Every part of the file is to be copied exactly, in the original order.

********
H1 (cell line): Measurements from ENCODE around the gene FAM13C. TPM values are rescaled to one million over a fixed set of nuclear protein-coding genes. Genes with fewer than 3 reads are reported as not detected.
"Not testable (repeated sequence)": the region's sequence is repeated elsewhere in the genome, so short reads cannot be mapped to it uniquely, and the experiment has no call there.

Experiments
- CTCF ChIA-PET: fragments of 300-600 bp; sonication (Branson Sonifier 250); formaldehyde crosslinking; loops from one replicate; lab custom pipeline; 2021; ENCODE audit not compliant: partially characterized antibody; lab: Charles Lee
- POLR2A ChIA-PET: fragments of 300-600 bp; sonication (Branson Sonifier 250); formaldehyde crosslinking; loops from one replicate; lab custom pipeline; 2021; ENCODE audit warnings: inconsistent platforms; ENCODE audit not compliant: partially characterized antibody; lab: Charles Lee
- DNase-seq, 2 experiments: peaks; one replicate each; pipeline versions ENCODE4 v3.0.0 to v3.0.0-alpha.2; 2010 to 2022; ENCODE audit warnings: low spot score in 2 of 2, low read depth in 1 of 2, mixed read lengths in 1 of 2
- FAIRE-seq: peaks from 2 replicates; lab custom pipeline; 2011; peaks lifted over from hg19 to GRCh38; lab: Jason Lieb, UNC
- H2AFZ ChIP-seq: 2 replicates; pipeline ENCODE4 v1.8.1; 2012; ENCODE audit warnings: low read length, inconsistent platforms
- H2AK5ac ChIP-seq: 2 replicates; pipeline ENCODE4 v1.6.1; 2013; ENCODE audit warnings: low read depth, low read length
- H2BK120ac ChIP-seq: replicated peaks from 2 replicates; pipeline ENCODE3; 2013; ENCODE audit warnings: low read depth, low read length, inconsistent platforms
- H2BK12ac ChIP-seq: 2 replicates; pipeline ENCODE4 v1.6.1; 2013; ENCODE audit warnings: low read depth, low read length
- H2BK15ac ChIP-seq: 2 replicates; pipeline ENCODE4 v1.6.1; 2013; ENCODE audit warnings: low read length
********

H1 (cell line): Measurements from ENCODE around the gene FAM13C. TPM values are rescaled to one million over a fixed set of nuclear protein-coding genes. Genes with fewer than 3 reads are reported as not detected.
"Not testable (repeated sequence)": the region's sequence is repeated elsewhere in the genome, so short reads cannot be mapped to it uniquely, and the experiment has no call there.

Experiments
- CTCF ChIA-PET: fragments of 300-600 bp; sonication (Branson Sonifier 250); formaldehyde crosslinking; loops from one replicate; lab custom pipeline; 2021; ENCODE audit not compliant: partially characterized antibody; lab: Charles Lee
- POLR2A ChIA-PET: fragments of 300-600 bp; sonication (Branson Sonifier 250); formaldehyde crosslinking; loops from one replicate; lab custom pipeline; 2021; ENCODE audit warnings: inconsistent platforms; ENCODE audit not compliant: partially characterized antibody; lab: Charles Lee
- DNase-seq, 2 experiments: peaks; one replicate each; pipeline versions ENCODE4 v3.0.0 to v3.0.0-alpha.2; 2010 to 2022; ENCODE audit warnings: low spot score in 2 of 2, low read depth in 1 of 2, mixed read lengths in 1 of 2
- FAIRE-seq: peaks from 2 replicates; lab custom pipeline; 2011; peaks lifted over from hg19 to GRCh38; lab: Jason Lieb, UNC
- H2AFZ ChIP-seq: 2 replicates; pipeline ENCODE4 v1.8.1; 2012; ENCODE audit warnings: low read length, inconsistent platforms
- H2AK5ac ChIP-seq: 2 replicates; pipeline ENCODE4 v1.6.1; 2013; ENCODE audit warnings: low read depth, low read length
- H2BK120ac ChIP-seq: replicated peaks from 2 replicates; pipeline ENCODE3; 2013; ENCODE audit warnings: low read depth, low read length, inconsistent platforms
- H2BK12ac ChIP-seq: 2 replicates; pipeline ENCODE4 v1.6.1; 2013; ENCODE audit warnings: low read depth, low read length
- H2BK15ac ChIP-seq: 2 replicates; pipeline ENCODE4 v1.6.1; 2013; ENCODE audit warnings: low read length